Cancer Support Community Launches National Program to Assist Patients with Cancer Make Informed Decisions About Care

Personalized Program Supported by the Amgen Foundation Designed to Improve Doctor-Patient Dialogue

 

The Cancer Support Community (CSC) and the Amgen Foundation, today announced the launch of Open to Options, a program designed to bridge the communications gap between physicians and patients and inspire patient confidence in making treatment decisions. Following a successful pilot funded by the Centers for Disease Control (CDC), the Open to Options program is ready to provide professional counselors who help more people formulate a list of personalized questions and concerns to be taken into the oncologist’s office.

“The number and complexity of options for treating cancer can be overwhelming for people,” said Vicki Kennedy, Vice President of Program Development & Delivery at theCSC. “The goal of Open to Options is to help people affected by all cancers evaluate their options so they can feel more confident and communicate clearly with their doctor so a decision is made that best fits their individual desires and goals.”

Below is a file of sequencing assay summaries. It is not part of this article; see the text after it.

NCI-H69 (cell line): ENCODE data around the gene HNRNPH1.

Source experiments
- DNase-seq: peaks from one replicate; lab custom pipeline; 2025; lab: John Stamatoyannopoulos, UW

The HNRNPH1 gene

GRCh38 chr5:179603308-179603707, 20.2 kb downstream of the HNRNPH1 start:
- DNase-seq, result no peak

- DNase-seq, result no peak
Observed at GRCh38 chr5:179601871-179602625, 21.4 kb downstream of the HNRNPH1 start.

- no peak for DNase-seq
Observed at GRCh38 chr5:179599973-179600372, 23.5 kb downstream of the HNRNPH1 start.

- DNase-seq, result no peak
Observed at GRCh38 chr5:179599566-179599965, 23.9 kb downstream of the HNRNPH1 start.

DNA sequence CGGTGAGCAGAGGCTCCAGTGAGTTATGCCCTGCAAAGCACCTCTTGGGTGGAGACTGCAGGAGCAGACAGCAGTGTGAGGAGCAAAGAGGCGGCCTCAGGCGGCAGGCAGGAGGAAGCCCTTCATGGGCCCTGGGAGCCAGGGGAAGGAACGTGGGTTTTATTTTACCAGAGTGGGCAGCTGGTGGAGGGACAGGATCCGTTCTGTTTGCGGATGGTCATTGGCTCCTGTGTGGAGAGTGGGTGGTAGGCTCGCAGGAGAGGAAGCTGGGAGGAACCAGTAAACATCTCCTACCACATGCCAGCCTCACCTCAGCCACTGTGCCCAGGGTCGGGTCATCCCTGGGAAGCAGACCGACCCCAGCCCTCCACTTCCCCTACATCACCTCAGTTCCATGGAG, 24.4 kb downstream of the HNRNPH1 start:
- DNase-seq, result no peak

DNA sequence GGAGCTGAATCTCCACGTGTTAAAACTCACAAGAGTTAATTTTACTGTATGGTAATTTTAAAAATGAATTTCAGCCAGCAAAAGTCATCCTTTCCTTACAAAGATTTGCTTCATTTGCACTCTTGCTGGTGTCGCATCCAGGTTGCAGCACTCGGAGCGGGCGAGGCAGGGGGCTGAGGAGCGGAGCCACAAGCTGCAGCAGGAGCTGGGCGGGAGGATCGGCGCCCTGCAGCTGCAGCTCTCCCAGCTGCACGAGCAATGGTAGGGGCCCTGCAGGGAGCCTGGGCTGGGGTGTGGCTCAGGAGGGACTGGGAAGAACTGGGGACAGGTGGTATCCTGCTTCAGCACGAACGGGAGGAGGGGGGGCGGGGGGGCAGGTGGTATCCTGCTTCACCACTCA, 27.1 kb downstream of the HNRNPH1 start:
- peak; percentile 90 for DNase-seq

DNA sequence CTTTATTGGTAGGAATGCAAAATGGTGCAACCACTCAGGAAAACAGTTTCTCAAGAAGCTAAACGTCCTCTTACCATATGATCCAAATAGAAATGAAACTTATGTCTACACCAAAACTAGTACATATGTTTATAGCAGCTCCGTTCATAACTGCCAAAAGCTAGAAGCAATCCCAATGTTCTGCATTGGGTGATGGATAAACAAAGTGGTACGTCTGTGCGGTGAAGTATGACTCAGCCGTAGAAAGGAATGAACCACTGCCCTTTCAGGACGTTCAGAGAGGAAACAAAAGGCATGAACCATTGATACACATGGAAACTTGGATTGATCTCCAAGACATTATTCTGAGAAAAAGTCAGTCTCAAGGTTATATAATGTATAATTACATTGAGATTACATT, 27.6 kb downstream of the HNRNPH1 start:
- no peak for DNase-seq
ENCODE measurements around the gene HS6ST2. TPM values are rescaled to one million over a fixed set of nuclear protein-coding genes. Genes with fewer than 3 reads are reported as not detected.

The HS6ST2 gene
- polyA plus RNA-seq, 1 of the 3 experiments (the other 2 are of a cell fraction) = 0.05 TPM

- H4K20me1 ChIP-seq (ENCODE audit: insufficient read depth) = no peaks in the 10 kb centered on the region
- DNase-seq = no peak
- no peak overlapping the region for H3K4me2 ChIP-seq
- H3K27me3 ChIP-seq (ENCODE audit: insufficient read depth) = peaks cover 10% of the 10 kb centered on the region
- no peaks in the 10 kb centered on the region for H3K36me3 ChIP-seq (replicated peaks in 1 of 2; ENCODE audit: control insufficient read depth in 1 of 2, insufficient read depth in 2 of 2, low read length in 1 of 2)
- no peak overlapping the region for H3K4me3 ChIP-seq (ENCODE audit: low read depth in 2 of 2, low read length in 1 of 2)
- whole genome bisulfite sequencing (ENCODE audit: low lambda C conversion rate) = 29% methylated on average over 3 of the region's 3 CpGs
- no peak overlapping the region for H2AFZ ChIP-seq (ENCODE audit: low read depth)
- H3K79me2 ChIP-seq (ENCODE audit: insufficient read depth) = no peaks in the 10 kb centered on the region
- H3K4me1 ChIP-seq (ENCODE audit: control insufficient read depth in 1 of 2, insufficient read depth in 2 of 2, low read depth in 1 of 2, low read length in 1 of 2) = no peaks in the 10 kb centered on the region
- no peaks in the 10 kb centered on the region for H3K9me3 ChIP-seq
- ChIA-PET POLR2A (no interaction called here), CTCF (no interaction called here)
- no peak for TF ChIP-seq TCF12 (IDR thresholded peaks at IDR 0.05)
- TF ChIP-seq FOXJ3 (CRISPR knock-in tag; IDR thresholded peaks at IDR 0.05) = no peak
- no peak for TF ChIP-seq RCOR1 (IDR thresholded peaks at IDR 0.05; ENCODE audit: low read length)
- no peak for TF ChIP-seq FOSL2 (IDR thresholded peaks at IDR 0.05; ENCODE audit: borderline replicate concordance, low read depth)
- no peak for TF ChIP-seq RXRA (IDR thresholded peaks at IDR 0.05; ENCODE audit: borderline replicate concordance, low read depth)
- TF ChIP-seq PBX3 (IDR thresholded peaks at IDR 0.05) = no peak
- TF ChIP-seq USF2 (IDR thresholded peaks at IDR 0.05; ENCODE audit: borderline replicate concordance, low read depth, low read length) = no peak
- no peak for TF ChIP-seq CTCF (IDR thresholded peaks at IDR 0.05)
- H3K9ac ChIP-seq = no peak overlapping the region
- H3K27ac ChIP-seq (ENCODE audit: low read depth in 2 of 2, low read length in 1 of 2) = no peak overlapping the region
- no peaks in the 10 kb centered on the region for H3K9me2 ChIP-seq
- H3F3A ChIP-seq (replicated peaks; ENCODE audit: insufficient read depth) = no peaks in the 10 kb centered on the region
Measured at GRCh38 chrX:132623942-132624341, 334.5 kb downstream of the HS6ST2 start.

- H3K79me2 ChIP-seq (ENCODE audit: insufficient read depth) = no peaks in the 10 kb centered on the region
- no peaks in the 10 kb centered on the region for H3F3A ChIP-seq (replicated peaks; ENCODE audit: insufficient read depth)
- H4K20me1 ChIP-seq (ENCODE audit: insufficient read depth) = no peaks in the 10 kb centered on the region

The Open to Options program is available through its Cancer Support Helpline at 888.793.9355, through select affiliate locations and by visiting cancersupportcommunity.org/open2options. The phone consultation is offered in both English and Spanish and takes approximately 45-60 minutes.

“We are delighted to support the Open to Options program as part of our ongoing commitment to empowering patients to take an active role in their care,” said Jean Lim Terra, president of the Amgen Foundation. “The resources that the Cancer Support Community provides individuals and families helps to ensure that those affected by cancer have the knowledge and support they need to make the right decisions at the right time.”

The program was created in response to CSC research that found the majority of cancer patients are unprepared to make treatment decisions. A CSC pilot study funded by the Centers for Disease Control and Prevention found that 9 out of 10 patients felt that the list of questions, concerns and expectations contributed to a more productive appointment with their doctor and that the oncologist answered most of their questions. The study also showed:

  • -A decrease in anxiety about the appointment for most patients
  • -Repeat use of the tools and techniques learned
  • -Patient and physician satisfaction

“Open to Options helped me prioritize my questions and concerns in a concise, logical order to help me optimize my time with the oncologist,” said Trish H, a multiple myeloma patient who participated in the Open to Options pilot. “When I went into his office, I had my concerns printed out and when I left the appointment I knew that I had decided on the treatment option that was right for me.”